Happy campers

As we crest the hump of chilly spring days, the hints of warm sun bring thoughts of summer vacation. As a parent, how can you sift through the hundreds of summer camps available in Western North Carolina and elsewhere and be reasonably confident that your child will have a happy and successful camp experience? Research and preparation are key considerations, as well as keeping in touch with your child’s needs and aspirations.

Youth adventure: Kayaks await their next excursion at one of WNC’s many summer camps. Photo By Anna Ferguson

The Internet is an excellent place to start. Among the best Web sites are: the American Camp Association (www.acacamps.org), the Children & Nature Network (www.cnaturenet.org) and the American Academy of Pediatrics (www.aap.org).

No risky business

Safety is crucial. It’s essential to examine the risk-management techniques of any group whose business involves taking care of people. All camps, especially adventure-based programs, need to have a solid record of safety and proactive risk-management protocols.

Call the camp’s administrative office and ask directly about its safety record—don’t be shy. If they are real professionals, they’ll answer your questions directly and openly. Staffing is another vital component of risk management. Ask how employees are hired, screened and trained, as well as the level of experience required. Background checks should be standard—if they’re not, find another camp.

Philosophy is not just for Socrates

Another way to evaluate summer camps is to consider its mission or philosophy. Why was the camp created in the first place? This could help you narrow your choices. If you’re looking for a faith-based group, inquire through your church or place of worship. If you’re seeking a weight-loss camp or rock-climbing adventure, ask the admissions staff about what they hope to provide for your child while he or she is in their care. Do they aim to impart certain skills or a boost in self-confidence? A camp’s philosophy can have a direct impact on your child’s experience there.

Dust off the history books

While we all know that quality and quantity are not the same thing, it’s important to ask how long a camp has been around. The longer a camp has been in operation, the greater the odds that it’s doing something right.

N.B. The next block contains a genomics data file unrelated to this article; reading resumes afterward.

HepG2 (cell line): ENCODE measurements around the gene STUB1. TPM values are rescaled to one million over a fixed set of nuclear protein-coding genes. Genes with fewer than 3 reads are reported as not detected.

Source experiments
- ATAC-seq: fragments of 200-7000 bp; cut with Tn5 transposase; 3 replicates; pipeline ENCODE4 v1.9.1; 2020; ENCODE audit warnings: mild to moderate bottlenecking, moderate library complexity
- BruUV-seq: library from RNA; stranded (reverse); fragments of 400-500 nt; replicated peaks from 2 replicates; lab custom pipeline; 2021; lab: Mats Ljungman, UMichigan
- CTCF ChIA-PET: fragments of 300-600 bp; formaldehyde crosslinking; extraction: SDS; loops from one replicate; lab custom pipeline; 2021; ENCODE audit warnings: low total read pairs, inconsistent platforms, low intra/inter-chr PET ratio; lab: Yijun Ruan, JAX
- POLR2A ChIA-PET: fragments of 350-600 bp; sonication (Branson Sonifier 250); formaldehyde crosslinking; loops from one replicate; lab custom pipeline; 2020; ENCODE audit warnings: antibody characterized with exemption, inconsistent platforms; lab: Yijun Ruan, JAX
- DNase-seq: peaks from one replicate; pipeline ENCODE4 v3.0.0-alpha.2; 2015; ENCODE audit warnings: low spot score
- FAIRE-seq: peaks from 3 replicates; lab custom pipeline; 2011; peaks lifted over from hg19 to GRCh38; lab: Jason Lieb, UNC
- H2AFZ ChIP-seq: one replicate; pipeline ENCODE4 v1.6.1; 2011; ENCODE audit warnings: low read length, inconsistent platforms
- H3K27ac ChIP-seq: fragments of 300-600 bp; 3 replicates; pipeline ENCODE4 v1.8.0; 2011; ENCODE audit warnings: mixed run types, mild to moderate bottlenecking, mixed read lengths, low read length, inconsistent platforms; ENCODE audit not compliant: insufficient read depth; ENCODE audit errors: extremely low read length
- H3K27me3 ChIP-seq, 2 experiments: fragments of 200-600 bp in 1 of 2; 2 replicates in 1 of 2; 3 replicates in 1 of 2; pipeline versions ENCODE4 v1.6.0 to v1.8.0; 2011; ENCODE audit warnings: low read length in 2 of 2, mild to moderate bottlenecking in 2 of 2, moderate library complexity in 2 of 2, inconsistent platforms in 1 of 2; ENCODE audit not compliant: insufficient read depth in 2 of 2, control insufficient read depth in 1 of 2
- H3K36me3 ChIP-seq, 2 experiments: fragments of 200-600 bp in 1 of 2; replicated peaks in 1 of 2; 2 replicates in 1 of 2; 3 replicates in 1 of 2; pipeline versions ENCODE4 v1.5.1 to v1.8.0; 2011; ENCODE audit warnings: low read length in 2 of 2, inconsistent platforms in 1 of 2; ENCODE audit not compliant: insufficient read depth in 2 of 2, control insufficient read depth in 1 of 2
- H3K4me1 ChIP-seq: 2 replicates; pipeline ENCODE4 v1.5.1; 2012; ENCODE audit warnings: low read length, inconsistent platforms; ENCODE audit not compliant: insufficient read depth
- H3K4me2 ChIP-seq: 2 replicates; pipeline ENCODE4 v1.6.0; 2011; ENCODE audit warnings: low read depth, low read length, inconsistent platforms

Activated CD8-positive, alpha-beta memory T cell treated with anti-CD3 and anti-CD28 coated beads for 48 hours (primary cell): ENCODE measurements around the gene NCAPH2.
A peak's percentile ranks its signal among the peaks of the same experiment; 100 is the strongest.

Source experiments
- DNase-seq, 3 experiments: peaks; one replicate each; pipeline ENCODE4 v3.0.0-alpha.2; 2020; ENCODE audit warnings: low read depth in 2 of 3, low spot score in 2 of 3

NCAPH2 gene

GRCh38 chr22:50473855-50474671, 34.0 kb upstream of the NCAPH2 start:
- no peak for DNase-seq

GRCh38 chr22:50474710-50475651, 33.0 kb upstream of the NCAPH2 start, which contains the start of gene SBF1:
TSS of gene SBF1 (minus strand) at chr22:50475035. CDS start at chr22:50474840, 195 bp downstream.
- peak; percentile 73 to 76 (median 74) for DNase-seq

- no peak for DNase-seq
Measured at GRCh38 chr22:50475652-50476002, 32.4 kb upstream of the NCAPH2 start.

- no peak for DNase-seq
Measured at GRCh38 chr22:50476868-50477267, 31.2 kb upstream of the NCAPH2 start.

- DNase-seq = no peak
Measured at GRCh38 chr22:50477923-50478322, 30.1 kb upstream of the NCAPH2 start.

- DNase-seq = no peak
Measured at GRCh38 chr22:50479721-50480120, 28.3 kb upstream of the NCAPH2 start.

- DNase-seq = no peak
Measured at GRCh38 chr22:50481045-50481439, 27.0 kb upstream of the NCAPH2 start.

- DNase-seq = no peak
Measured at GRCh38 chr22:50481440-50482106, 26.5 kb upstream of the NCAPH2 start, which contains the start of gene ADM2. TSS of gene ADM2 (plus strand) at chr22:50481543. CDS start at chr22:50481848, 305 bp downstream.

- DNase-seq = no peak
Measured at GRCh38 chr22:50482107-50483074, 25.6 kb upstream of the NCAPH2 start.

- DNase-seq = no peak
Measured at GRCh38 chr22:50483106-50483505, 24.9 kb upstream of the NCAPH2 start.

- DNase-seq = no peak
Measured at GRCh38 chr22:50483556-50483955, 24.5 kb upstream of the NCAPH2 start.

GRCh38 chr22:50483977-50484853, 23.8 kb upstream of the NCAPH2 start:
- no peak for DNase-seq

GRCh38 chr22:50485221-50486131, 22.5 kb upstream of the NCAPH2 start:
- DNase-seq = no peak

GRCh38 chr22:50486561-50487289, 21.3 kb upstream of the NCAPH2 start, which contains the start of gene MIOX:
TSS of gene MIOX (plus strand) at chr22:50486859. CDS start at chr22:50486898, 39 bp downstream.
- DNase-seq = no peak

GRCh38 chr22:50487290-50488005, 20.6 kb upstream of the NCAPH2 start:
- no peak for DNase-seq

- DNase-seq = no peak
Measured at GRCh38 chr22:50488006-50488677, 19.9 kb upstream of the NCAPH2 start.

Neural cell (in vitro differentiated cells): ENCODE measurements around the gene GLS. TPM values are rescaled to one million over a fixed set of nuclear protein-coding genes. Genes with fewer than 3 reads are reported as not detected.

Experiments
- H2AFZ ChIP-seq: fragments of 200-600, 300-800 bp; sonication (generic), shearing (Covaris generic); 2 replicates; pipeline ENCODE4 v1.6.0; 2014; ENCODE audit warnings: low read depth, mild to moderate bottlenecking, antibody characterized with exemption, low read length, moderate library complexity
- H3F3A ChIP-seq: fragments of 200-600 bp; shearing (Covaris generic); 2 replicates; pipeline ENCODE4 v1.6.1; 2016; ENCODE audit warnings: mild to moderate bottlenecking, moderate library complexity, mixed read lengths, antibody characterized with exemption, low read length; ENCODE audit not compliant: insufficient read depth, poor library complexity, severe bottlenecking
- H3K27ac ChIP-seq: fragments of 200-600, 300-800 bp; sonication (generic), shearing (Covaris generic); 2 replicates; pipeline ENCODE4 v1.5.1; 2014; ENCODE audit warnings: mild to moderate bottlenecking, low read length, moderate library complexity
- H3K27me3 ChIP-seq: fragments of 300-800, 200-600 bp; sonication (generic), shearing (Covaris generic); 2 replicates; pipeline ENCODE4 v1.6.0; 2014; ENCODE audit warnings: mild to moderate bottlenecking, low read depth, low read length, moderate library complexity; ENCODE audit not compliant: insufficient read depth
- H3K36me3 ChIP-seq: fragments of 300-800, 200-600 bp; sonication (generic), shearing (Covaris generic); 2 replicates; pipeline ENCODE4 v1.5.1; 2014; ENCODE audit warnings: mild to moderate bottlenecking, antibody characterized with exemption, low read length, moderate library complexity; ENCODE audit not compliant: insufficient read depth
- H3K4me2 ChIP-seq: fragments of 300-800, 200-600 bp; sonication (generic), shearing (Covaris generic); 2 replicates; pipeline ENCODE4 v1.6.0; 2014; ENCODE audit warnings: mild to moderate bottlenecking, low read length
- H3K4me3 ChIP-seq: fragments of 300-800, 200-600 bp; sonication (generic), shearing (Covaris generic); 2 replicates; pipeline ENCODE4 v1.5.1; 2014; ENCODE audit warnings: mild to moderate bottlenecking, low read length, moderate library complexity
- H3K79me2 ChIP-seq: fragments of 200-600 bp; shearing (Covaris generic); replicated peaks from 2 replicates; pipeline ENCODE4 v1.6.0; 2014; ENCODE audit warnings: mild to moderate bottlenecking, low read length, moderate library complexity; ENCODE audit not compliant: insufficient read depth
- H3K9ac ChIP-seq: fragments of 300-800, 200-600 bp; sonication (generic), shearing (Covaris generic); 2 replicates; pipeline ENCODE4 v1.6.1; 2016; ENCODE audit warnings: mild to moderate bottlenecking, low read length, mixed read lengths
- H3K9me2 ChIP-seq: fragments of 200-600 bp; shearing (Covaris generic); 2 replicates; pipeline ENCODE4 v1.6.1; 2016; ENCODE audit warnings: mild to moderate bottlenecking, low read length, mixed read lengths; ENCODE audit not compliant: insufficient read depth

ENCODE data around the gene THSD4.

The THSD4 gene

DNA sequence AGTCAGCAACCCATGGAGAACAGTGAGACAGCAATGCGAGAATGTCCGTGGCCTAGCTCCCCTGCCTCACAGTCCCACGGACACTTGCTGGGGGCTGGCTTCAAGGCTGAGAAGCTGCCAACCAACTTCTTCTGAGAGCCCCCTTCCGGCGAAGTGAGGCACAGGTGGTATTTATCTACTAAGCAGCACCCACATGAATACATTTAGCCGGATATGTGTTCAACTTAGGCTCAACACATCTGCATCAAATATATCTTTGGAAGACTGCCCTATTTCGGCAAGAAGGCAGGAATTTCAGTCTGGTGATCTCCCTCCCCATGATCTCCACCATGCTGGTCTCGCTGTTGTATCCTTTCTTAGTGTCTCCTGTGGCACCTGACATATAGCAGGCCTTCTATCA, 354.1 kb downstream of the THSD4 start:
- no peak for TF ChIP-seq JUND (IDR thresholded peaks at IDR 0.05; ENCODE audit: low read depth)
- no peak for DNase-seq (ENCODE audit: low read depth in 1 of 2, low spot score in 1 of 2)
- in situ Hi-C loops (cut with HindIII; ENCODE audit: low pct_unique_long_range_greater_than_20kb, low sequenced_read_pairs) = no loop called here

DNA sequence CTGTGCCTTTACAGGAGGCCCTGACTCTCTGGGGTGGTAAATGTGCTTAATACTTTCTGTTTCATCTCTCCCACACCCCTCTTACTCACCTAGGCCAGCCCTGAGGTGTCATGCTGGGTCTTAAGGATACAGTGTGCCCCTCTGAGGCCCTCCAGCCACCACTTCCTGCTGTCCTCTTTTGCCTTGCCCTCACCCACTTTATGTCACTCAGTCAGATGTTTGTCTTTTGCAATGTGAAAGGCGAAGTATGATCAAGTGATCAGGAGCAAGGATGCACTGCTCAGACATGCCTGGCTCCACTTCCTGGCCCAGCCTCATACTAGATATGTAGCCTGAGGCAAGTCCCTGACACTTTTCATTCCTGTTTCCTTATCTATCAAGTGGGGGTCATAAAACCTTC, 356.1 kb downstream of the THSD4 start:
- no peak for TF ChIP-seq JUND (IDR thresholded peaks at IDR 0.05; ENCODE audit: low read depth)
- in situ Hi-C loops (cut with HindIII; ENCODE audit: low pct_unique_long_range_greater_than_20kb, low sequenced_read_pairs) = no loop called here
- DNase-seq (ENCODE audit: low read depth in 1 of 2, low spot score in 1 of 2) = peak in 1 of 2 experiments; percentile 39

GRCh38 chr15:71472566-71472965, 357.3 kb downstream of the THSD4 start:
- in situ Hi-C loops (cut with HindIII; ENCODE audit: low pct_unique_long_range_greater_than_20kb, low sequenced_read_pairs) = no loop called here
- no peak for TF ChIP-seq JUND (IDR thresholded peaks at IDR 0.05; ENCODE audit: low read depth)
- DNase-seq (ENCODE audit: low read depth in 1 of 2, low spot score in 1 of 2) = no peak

Ask about the camp’s history and what changes it’s been through: Did it start as an arts camp and then add an adventure program? Is this the first year a music program has been offered? Don’t take promotional materials at face value—be sure to check out the specifics.

What did you do last summer?

One of the most effective ways to find out what a camp is really like is to talk to someone who’s been there. As with other businesses, word of mouth is one of the best ways to gauge a camp’s quality.

Most camps can help you with this, and if your child is old enough, have them talk directly (on the phone or in person) with a former camper. As many parents know, peer endorsements are one way to convince a teenager of the benefits of an experience.

Give the gift of a new hobby or skill

Another element to consider when choosing a camp is your child’s hopes and dreams. What do they love? Horseback riding or video games? Do they dig rock climbing, or would they rather paint the day away? Try to choose the camp within your means that aligns most closely with the child’s passions and aspirations yet can also also expose him or her to new things—whether it’s a different way to think about life or a new approach to playing a favorite instrument. Equally important to consider are areas where your child might have challenges. Do they need a little more self-confidence? Is there a health issue? All of these questions can help lead you to the right camp for your child.

Talk, talk, talk it out

Last but definitely not least, talk with your child about summer camp. If you have a preteen or teenager, give them several options and let them choose the camp. Be realistic about their abilities, and don’t overschedule them during their summer break: If they’re stressed or just not interested in the activities offered, you may have wasted your investment in the camp. A conversation with your child about his or her upcoming experience is definitely a key to creating happy memories—and maybe even a return trip next year.

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